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February 17, 2011

Oil Holiday Tax? Relief From High Oil Prices

An oil tax holiday is not the answer for high gas prices. While this may seem like something that is desirable, it really is not. Not to mention, cutting taxes on oil is a great way to give oil producers a break. Sure, it will seem like a huge relief because any reduction in gas prices seems that way, but really, what will that accomplish in the long run? The oil tax holiday can not last forever so what happens when it is over? The gas prices go back to normal.

Before cutting the oil tax or being in favor of that, you should know what the tax on oil pays for. In the U.S. the taxes on oil help pay for road restoration throughout the country. After a harsh winter there are plenty of roads that need repairs. Cutting the tax on oil would reduce the amount of road work that could be done. Also, a gas tax holiday will encourage people to drive more, thus, making oil producers more money and pushing the demand for oil up higher. More pollution, more oil demand and eventually, oil prices would increase because of the higher demand.

Although I do not like paying as much for gas as I have been paying in the past few weeks, it has made me cut down on my driving. If I can walk, car pool or complete all of my errands that require me to drive in one trip, I do. The price of gas has forced me to consider other ways of getting around town and that is a good thing. We know that emissions are detrimental to the environment and coming up with greener ways to get travel is important. The higher gas prices are, the more apt we are to consider not buying as much gas.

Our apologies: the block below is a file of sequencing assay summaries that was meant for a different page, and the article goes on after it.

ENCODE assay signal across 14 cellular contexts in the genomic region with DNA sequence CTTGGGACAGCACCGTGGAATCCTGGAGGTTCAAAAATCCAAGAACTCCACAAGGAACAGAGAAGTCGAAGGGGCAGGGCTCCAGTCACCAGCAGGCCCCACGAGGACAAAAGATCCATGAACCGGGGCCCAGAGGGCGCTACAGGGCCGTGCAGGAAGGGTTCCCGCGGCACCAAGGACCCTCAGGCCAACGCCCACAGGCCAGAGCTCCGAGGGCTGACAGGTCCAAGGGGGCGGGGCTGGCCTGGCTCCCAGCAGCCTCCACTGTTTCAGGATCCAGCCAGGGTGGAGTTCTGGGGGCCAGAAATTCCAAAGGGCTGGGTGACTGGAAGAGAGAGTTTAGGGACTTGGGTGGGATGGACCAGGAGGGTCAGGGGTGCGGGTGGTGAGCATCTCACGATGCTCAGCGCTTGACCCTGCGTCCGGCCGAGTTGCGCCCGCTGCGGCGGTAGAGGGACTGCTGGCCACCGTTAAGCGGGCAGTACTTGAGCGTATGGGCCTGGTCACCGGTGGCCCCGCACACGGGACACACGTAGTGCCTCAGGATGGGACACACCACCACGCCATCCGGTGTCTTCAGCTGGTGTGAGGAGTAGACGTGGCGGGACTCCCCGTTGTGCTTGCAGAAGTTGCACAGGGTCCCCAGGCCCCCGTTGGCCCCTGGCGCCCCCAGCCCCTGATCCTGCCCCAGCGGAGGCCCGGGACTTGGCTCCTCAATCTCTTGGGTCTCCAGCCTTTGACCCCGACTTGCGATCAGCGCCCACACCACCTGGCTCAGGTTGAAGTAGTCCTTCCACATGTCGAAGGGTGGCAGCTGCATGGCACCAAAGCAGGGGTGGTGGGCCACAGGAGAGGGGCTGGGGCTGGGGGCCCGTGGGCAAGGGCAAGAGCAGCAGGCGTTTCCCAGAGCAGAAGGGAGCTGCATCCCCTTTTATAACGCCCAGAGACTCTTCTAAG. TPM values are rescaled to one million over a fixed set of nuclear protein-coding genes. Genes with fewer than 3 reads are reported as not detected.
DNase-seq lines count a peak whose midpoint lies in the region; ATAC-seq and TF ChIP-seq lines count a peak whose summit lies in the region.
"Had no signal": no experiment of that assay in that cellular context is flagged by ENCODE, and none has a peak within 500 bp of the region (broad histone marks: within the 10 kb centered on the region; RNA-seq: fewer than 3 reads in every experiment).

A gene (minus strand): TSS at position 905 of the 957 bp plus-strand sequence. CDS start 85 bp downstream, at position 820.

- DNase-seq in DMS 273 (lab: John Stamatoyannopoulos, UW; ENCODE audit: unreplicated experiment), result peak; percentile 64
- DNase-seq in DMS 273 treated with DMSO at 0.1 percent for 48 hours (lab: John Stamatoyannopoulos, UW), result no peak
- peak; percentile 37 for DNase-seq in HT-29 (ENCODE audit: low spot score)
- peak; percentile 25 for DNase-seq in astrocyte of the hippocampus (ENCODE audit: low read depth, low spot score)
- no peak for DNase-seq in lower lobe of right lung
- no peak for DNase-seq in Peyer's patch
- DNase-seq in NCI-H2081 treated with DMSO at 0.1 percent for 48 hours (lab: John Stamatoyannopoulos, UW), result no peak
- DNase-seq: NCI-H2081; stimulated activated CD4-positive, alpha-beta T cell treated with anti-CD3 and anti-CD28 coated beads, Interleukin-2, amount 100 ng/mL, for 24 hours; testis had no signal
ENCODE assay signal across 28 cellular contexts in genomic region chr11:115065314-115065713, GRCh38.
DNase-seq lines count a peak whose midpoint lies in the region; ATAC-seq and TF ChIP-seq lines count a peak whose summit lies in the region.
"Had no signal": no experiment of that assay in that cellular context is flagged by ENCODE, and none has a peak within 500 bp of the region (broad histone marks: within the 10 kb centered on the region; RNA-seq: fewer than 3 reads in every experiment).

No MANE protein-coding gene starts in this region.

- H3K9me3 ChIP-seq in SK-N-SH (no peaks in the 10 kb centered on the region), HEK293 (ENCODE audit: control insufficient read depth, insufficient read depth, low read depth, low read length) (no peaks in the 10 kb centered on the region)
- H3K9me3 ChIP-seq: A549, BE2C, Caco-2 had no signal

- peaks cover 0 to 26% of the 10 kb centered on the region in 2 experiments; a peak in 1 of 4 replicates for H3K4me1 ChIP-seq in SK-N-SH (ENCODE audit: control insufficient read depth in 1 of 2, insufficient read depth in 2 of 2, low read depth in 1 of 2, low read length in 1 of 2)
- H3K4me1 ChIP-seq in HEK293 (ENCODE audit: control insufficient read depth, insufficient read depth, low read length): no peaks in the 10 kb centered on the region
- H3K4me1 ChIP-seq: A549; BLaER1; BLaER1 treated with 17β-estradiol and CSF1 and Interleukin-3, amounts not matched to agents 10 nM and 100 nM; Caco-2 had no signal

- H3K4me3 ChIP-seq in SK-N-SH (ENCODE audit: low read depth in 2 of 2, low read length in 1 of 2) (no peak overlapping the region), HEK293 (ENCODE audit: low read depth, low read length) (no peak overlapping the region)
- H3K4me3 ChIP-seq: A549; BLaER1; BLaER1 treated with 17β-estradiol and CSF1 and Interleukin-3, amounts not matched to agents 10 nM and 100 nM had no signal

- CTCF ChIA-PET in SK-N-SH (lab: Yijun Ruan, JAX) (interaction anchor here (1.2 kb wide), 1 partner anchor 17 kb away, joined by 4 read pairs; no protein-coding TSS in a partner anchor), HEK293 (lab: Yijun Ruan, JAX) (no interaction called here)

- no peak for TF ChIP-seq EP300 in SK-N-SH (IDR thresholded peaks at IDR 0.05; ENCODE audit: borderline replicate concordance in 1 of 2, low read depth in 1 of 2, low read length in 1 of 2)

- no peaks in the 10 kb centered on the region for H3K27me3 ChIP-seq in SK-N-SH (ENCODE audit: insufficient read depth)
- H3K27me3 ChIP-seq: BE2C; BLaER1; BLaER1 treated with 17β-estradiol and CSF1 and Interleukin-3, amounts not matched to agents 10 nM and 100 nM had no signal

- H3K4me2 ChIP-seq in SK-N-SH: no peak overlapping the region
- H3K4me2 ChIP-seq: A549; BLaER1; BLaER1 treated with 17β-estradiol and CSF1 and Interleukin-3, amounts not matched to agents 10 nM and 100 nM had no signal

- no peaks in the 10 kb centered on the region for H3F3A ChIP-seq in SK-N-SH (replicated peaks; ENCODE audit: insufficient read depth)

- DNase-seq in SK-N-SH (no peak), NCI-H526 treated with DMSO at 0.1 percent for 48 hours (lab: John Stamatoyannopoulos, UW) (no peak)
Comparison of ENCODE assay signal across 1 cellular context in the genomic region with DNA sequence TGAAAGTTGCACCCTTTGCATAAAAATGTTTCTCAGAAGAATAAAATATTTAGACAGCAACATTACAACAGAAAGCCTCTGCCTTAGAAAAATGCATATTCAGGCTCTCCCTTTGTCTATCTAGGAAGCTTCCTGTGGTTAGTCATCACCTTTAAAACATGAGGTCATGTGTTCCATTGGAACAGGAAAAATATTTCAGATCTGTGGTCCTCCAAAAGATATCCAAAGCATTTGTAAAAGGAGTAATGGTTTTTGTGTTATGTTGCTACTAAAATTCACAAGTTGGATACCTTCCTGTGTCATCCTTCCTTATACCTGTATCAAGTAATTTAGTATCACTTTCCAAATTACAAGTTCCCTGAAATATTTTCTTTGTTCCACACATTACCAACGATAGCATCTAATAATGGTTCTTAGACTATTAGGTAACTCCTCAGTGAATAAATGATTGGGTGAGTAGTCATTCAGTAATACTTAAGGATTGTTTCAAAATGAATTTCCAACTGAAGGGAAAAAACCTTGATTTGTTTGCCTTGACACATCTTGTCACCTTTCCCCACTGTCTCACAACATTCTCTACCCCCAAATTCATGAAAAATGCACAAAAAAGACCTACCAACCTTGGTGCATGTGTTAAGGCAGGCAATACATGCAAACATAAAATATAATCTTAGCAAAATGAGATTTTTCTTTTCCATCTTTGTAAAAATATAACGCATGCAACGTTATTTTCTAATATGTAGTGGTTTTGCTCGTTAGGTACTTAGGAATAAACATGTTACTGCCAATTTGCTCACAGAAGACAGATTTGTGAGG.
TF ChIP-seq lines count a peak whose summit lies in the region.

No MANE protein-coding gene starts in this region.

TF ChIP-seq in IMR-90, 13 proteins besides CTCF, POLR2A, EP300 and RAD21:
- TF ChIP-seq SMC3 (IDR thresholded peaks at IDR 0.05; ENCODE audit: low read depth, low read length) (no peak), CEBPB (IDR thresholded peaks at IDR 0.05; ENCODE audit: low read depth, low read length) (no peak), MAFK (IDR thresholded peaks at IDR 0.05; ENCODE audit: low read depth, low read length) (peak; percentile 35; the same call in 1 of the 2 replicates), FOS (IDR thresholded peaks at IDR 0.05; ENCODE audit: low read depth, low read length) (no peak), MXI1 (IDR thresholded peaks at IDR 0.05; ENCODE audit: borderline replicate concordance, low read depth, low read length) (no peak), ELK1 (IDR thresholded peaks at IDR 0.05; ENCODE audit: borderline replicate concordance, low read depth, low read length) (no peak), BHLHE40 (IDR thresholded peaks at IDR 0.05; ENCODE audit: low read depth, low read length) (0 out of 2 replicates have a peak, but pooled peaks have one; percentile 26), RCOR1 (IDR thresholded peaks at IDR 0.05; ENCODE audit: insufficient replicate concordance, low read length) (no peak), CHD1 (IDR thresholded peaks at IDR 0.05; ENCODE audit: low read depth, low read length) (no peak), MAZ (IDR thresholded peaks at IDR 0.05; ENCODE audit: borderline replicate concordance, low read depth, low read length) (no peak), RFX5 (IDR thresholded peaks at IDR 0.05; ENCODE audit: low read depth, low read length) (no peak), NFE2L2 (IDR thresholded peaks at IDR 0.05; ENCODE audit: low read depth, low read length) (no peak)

An oil tax holiday could also plunge the oil industry into a crisis. A drop in oil prices during the summer could lead to higher demand than oil industry can keep up with. This also would not be a good thing. The bottom line on the oil tax holiday is that not only does it not solve the gas cost issue, it could actually make it worse.

Having an oil tax holiday is something that consumers want to hear so some politicians are going to say it. However, it is important to be able to recognize smoke in mirrors. Who is suffering the most from the higher gas prices? SUV owners and people that do not walk anywhere. Of course there is the argument that poor people are suffering form gas prices but that is not the case for the most part. Poor people are very resilient and most of them do not have big expensive cars that guzzle gas. In fact many poor people do not have cars at all and they use the public transit system or ride with others. So really, the people that are very angry about gas prices are the ones that have the huge, gas guzzling, environmentally unfriendly cars. If you want a vehicle that is the size of a small house, you will have to pay the price for having it.

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